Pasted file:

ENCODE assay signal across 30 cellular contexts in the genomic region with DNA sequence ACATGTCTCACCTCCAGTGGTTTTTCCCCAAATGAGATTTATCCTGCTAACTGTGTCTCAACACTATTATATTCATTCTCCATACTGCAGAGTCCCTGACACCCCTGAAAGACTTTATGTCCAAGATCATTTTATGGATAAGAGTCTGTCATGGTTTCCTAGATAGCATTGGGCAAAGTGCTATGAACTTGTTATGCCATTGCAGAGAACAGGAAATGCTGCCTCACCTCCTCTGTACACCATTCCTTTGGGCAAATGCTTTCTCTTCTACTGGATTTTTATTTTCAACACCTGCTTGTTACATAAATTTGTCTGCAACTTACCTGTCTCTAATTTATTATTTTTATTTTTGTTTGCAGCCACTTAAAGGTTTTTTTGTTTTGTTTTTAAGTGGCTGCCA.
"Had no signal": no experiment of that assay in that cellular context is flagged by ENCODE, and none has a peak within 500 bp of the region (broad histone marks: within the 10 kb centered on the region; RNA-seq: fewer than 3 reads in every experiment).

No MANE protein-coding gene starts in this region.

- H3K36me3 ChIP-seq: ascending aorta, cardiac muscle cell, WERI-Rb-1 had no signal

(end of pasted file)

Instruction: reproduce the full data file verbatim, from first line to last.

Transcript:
ENCODE assay signal across 30 cellular contexts in the genomic region with DNA sequence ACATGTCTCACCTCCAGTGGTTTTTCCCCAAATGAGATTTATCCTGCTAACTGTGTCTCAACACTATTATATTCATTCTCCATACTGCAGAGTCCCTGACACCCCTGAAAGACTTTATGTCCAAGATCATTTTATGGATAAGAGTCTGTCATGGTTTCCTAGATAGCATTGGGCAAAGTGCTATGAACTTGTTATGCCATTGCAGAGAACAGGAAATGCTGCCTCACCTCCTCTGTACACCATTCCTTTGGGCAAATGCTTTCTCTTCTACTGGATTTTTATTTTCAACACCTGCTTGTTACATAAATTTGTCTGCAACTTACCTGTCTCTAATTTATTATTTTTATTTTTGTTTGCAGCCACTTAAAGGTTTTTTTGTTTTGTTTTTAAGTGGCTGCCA.
"Had no signal": no experiment of that assay in that cellular context is flagged by ENCODE, and none has a peak within 500 bp of the region (broad histone marks: within the 10 kb centered on the region; RNA-seq: fewer than 3 reads in every experiment).

No MANE protein-coding gene starts in this region.

- H3K36me3 ChIP-seq: ascending aorta, cardiac muscle cell, WERI-Rb-1 had no signal